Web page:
Pros at pillaging musical styles from those more skilled than them, each of Blur’s albums finds them changing their sound to match their ever-changing influences. Their self-titled album – which produced the band’s first American hit, “Song 2,” (the “Woo Hoo” song) – borrowed heavily from Pavement and other American indie rock groups, and the follow-up 13 brought to mind mid-80s Bowie and Brian Eno. This time around, the collage of influences seems even more schizophrenic, ranging from Odelay-era Beck to 80s club anthems and Massive Attack.

After the success of the Gorillaz album, on which Blur singer Damon Albarn shouldered vocal and songwriting duties, the band’s direction was in question. Would it go further in the direction of dance music or return to its British rock/pop roots? This question was answered when guitarist Graham Coxon quit the band last year, presumably over disputes with Albarn’s new assertive leadership and the inclusion of Fatboy Slim in a few of their recording sessions. Albarn is left the unquestioned dictator of the group, for better or for worse.

The absence of Coxon on guitar is the most striking difference between this and Blur’s prior albums. In his place is an emphasis on programming – constructing melodies by arranging loops piece by piece into songs. This is most apparent when the group attempts to “rock,” as in the Fatboy Slim-produced “Crazy Beat.” The song’s musical content amounts to nothing but a semi-energetic guitar riff looped over and over, with different effects applied to it every few measures. Like a group without a drummer, Blur can no longer jam the way a traditional rock band could. Albarn subs on guitar for a few tracks, but his playing sounds synthetic and calculated, as if put together on a computer.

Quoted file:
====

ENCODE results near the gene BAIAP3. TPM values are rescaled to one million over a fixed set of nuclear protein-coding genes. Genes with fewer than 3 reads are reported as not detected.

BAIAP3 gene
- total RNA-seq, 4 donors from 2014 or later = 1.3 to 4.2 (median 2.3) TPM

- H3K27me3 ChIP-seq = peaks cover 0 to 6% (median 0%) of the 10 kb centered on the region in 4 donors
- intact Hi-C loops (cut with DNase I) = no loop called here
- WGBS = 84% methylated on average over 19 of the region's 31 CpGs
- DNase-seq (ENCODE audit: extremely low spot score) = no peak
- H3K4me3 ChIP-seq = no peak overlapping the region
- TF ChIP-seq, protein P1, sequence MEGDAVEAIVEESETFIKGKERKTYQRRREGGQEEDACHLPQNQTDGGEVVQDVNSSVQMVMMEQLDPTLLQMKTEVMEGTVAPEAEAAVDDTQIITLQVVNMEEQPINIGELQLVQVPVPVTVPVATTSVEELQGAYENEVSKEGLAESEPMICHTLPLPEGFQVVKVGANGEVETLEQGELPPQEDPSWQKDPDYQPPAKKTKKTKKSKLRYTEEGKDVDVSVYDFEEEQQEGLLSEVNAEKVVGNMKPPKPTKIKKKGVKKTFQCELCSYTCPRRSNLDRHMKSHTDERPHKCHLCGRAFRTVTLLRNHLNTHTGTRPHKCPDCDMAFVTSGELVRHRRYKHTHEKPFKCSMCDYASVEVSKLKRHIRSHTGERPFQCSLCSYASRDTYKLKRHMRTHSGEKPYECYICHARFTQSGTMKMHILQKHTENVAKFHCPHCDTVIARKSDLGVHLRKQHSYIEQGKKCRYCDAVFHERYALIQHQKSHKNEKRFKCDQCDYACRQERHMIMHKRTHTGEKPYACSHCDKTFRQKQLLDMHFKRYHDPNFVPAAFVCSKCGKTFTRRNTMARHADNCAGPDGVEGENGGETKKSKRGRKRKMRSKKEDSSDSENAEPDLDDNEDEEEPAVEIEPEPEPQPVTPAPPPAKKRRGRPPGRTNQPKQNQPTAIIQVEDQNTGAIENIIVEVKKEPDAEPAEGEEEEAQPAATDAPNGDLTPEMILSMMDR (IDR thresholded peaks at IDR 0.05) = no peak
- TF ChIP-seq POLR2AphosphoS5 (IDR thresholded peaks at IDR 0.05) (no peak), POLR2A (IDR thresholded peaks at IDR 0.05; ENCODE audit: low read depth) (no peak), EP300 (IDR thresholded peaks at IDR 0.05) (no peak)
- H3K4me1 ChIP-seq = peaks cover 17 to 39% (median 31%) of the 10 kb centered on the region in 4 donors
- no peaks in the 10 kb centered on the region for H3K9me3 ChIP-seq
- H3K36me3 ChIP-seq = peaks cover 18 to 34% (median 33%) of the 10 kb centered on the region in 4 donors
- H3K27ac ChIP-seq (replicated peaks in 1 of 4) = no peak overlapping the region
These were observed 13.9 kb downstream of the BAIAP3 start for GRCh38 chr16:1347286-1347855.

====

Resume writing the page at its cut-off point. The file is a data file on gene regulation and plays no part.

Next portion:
This is not to say that the music on Think Tank is bland; far from it. The variety of instruments and styles presented throughout is impressive, more often giving the album a feeling of progress rather than regression. The album opens to the brooding funk of “Ambulance,” which side-steps the guitar in favor of horns and eclectic percussion, and continues on to the bluesy “Out Of Time,” chock-full of sitars and subdued vocals. Oddly enough, the filler in this album is not randomly arranged throughout, but rather sandwiched between the solid beginning and end.

There are two ways of looking at this LP. On one hand, it signals a new direction for Blur that shows great promise if smoothed out. On the other, the promise that it shows, though impressive, is sporadic, with filler dominating the track lineup. Blur albums are never consistent pieces of work, but this one is more directionless than any before it. For listeners with open minds and short attention spans, it’s worth checking out.

[Drew Atkins is prone to moments of levity, followed by eternities of cynicism.]